- Hardcover: 272 pages
- Publisher: Harvard Business Review Press; 1 edition (December 10, 1999)
- Language: English
- ISBN-10: 0875848141
- ISBN-13: 978-0875848143
- Product Dimensions: 6.2 x 1 x 9.2 inches
- Shipping Weight: 1.2 pounds (View shipping rates and policies)
- Average Customer Review: 20 customer reviews
- Amazon Best Sellers Rank: #435,630 in Books (See Top 100 in Books)
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Serious Play: How the World's Best Companies Simulate to Innovate Hardcover – December 10, 1999
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Recall the old saying about all work and no play making Jack a dull boy? World-class companies today need play--serious play--if they want to make truly innovative products, argues Michael Schrage, an MIT Media Lab fellow and Fortune magazine columnist. In Serious Play he writes, "When talented innovators innovate, you don't listen to the specs they quote. You look at the models they've created." Whether it's a spreadsheet that tests a new financial model or a foam prototype of a calculator, what interests Schrage is not the model itself, but the behavior that play--be it modeling, prototyping, or simulation--inspires.
Schrage examines the approaches to successful prototyping at companies such as AT&T, Boeing, Microsoft, and DaimlerChrysler and describes the kind of culture that's needed for encouraging innovation. In the last chapter, he lays out the 10 rules of serious play, including: Be willing to fail early and often; know when the costs outweigh the benefits; know who wins and who loses from an innovation; build a prototype that engages customers, vendors, and colleagues; create markets around prototypes; and simulate the customer experience. Well-written and inspiring, Serious Play, is a first-rate user's guide for managers, project leaders, and other innovators. --Dan Ring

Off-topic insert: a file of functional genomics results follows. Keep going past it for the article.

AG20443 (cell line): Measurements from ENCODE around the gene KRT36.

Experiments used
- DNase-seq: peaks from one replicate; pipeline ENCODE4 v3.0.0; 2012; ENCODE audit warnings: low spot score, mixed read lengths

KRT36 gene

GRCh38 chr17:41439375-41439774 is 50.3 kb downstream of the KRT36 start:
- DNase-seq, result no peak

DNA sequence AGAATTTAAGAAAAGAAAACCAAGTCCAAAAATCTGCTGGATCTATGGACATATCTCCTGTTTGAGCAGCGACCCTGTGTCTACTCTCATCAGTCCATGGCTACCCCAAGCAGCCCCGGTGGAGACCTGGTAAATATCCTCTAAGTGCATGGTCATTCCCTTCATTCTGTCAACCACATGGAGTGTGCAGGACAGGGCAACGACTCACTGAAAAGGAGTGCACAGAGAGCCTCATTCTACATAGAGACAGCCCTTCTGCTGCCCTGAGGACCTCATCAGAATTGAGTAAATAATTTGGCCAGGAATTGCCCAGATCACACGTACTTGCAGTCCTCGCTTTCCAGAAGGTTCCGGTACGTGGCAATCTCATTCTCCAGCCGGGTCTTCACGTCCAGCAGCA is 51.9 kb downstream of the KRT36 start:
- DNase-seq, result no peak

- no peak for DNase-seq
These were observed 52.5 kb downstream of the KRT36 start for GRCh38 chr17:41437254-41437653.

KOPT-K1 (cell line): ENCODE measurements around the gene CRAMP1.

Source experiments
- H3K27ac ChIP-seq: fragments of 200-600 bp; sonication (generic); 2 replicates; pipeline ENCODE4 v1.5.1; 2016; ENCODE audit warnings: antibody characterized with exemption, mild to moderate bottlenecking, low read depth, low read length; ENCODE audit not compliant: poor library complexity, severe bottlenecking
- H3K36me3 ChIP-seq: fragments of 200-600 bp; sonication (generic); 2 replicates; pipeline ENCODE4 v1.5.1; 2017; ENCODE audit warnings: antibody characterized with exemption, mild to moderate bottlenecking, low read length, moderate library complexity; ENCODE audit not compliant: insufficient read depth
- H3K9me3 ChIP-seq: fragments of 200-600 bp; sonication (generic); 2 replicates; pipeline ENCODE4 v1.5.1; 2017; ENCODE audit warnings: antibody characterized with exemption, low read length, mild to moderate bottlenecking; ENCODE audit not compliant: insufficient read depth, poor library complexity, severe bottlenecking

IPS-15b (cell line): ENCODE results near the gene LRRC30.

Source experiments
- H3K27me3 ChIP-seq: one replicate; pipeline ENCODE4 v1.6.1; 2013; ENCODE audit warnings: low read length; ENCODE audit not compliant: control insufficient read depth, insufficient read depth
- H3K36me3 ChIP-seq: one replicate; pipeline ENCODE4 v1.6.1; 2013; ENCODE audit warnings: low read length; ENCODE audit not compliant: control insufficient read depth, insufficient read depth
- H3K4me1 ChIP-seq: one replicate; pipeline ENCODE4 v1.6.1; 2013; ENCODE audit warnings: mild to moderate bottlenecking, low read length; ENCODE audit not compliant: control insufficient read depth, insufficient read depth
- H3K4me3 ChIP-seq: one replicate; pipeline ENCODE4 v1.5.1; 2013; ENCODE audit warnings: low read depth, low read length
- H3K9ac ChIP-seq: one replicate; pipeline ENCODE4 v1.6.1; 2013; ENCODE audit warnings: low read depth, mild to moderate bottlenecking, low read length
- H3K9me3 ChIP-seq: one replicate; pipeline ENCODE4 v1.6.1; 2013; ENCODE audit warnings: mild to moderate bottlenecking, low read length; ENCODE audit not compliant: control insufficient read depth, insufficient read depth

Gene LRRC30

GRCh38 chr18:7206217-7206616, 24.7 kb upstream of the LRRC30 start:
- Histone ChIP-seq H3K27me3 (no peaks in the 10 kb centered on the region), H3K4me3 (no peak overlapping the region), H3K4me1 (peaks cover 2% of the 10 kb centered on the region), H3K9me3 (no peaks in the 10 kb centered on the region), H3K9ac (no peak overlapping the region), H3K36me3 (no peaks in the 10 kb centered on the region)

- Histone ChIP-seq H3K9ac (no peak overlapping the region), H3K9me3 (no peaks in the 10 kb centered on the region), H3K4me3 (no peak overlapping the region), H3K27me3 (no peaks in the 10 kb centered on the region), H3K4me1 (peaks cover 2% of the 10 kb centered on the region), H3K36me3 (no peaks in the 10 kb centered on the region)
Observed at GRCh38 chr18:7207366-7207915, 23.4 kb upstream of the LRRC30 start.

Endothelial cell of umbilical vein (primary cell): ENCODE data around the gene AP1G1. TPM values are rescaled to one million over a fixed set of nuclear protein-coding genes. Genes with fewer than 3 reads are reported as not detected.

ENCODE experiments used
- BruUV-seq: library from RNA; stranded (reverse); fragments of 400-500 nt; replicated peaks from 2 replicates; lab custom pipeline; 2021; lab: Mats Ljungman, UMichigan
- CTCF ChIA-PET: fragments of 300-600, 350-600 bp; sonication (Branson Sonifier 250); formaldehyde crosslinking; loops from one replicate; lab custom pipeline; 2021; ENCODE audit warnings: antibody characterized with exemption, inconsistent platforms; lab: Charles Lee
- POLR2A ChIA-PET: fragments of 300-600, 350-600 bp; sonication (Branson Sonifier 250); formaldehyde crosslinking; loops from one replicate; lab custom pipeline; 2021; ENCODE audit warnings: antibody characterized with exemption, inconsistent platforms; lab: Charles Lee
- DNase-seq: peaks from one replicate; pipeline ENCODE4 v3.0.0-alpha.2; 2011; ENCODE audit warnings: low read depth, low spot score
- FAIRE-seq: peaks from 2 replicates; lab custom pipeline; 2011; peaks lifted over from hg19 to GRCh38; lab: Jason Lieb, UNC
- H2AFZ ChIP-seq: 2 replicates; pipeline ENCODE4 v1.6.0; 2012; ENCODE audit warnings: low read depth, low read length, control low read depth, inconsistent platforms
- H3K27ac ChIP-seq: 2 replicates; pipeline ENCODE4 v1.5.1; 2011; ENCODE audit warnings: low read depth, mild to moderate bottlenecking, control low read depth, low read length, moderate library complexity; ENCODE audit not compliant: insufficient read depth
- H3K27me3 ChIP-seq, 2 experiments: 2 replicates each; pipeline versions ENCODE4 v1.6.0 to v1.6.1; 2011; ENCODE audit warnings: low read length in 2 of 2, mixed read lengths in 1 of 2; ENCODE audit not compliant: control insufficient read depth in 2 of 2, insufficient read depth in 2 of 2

At such firms as Walt Disney, Microsoft, 3M, Sony, and Hewlitt-Packard, serious play is serious work. Schrage, a research associate at MIT Media Lab and columnist for Fortune, sets out to explore "serious play," which he defines as creative improvisation in corporations. Serious play is taking place worldwide, and it uses such "toys" as models, simulations, and prototypes. With the development of sophisticated technology, the distinction among these three toys has blurred, and they all are used as an effort to recreate some aspect of reality that matters; their real value is the insight they provide an organization. The irony of innovation in any field, especially the most competitive, is that you can't be a serious innovator unless you are willing to play--which means seriously investing in the challenge of confronting the uncertainties that future markets will bring by rigorously questioning and revising the rules. This is a "must read" book. Mary Whaley
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I especially liked Schrage's recognition of spreadsheets as a simulation tool. In discussions on simulation, spreadsheets are usually ignored because they are seen as unsophisticated. Schrage shows how spreadsheet simulations made many of the financial innovations of the 80s and early 90s possible.
In addition to convincing readers that simulations are valuable, Schrage does a good job of introducing readers to how simulations can be implemented in business. The chapters near the end of the book on measuring the ROI of simulations and his brief user's guide provide some useful tools for those interested in using simulations and prototypes to improve decision-making.
Was listening to Tom Peters the other day and he mentioned that Serious Play is one of his all time best Business books. How True...? Get it...Read it...
Well done Michael Schrage....
One key problem with the book is that it is rambling on and on without any clear structure. There are interesting ideas, but they are never pursued. A lot of the book is just meaningless filler material, but then you find some interesting and thoughtful nuggets of information. I wonder who these people are that give the book five stars? The author's students, if he is a professors? It really makes me wonder about the quality of reviews on amazon
I honestly cannot recommend this book. The author has interesting ideas, but they are not developed yet. He has another book out and I will take a look at it.
UPDATE: The author is really a one-trick-pony and has now written a book InnovatorsHypothesis about the same topic. The new book is worth reading. Not for the intellectual brilliance, but for practical insight. The availability of the new book really makes the current book a one star book